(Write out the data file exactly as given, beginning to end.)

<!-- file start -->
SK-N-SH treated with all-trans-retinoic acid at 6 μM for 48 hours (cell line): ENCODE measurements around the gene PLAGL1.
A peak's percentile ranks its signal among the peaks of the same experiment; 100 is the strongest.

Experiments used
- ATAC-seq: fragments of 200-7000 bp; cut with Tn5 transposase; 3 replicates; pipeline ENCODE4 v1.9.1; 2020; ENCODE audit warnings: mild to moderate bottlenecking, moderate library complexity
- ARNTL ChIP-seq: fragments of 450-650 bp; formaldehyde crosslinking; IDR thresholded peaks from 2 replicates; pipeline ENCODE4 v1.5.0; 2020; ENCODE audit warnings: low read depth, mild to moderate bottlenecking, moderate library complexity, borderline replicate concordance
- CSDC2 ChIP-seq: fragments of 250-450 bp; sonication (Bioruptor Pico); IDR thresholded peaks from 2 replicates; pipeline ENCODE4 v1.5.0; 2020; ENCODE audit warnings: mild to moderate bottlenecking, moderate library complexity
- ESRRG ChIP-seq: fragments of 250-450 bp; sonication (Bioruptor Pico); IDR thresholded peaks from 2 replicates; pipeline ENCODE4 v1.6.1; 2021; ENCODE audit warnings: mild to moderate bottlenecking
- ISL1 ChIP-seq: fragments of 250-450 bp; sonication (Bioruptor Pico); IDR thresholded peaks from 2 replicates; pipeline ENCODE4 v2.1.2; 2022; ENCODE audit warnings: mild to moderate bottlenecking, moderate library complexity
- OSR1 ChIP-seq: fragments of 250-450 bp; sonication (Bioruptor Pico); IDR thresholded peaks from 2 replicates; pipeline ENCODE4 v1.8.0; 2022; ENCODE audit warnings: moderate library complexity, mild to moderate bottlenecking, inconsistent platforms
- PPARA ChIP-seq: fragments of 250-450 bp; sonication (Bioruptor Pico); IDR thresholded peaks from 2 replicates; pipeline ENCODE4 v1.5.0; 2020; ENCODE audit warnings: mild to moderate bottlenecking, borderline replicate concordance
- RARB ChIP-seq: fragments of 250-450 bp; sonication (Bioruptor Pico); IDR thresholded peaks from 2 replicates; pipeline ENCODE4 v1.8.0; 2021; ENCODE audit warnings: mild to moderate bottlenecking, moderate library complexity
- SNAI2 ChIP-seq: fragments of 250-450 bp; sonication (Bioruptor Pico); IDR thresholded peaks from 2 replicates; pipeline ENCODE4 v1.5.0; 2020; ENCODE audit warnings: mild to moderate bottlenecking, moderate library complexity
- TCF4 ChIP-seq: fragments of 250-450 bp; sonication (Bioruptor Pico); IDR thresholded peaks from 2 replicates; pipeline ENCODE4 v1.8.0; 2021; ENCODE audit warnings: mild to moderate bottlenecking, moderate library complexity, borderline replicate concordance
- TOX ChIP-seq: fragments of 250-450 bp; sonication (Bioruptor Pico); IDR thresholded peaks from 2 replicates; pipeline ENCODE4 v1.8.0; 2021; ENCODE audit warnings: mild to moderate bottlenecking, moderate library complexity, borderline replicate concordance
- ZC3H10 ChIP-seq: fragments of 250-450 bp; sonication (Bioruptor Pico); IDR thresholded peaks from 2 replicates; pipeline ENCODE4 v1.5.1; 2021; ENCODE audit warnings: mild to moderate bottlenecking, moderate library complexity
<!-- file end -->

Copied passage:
SK-N-SH treated with all-trans-retinoic acid at 6 μM for 48 hours (cell line): ENCODE measurements around the gene PLAGL1.
A peak's percentile ranks its signal among the peaks of the same experiment; 100 is the strongest.

Experiments used
- ATAC-seq: fragments of 200-7000 bp; cut with Tn5 transposase; 3 replicates; pipeline ENCODE4 v1.9.1; 2020; ENCODE audit warnings: mild to moderate bottlenecking, moderate library complexity
- ARNTL ChIP-seq: fragments of 450-650 bp; formaldehyde crosslinking; IDR thresholded peaks from 2 replicates; pipeline ENCODE4 v1.5.0; 2020; ENCODE audit warnings: low read depth, mild to moderate bottlenecking, moderate library complexity, borderline replicate concordance
- CSDC2 ChIP-seq: fragments of 250-450 bp; sonication (Bioruptor Pico); IDR thresholded peaks from 2 replicates; pipeline ENCODE4 v1.5.0; 2020; ENCODE audit warnings: mild to moderate bottlenecking, moderate library complexity
- ESRRG ChIP-seq: fragments of 250-450 bp; sonication (Bioruptor Pico); IDR thresholded peaks from 2 replicates; pipeline ENCODE4 v1.6.1; 2021; ENCODE audit warnings: mild to moderate bottlenecking
- ISL1 ChIP-seq: fragments of 250-450 bp; sonication (Bioruptor Pico); IDR thresholded peaks from 2 replicates; pipeline ENCODE4 v2.1.2; 2022; ENCODE audit warnings: mild to moderate bottlenecking, moderate library complexity
- OSR1 ChIP-seq: fragments of 250-450 bp; sonication (Bioruptor Pico); IDR thresholded peaks from 2 replicates; pipeline ENCODE4 v1.8.0; 2022; ENCODE audit warnings: moderate library complexity, mild to moderate bottlenecking, inconsistent platforms
- PPARA ChIP-seq: fragments of 250-450 bp; sonication (Bioruptor Pico); IDR thresholded peaks from 2 replicates; pipeline ENCODE4 v1.5.0; 2020; ENCODE audit warnings: mild to moderate bottlenecking, borderline replicate concordance
- RARB ChIP-seq: fragments of 250-450 bp; sonication (Bioruptor Pico); IDR thresholded peaks from 2 replicates; pipeline ENCODE4 v1.8.0; 2021; ENCODE audit warnings: mild to moderate bottlenecking, moderate library complexity
- SNAI2 ChIP-seq: fragments of 250-450 bp; sonication (Bioruptor Pico); IDR thresholded peaks from 2 replicates; pipeline ENCODE4 v1.5.0; 2020; ENCODE audit warnings: mild to moderate bottlenecking, moderate library complexity
- TCF4 ChIP-seq: fragments of 250-450 bp; sonication (Bioruptor Pico); IDR thresholded peaks from 2 replicates; pipeline ENCODE4 v1.8.0; 2021; ENCODE audit warnings: mild to moderate bottlenecking, moderate library complexity, borderline replicate concordance
- TOX ChIP-seq: fragments of 250-450 bp; sonication (Bioruptor Pico); IDR thresholded peaks from 2 replicates; pipeline ENCODE4 v1.8.0; 2021; ENCODE audit warnings: mild to moderate bottlenecking, moderate library complexity, borderline replicate concordance
- ZC3H10 ChIP-seq: fragments of 250-450 bp; sonication (Bioruptor Pico); IDR thresholded peaks from 2 replicates; pipeline ENCODE4 v1.5.1; 2021; ENCODE audit warnings: mild to moderate bottlenecking, moderate library complexity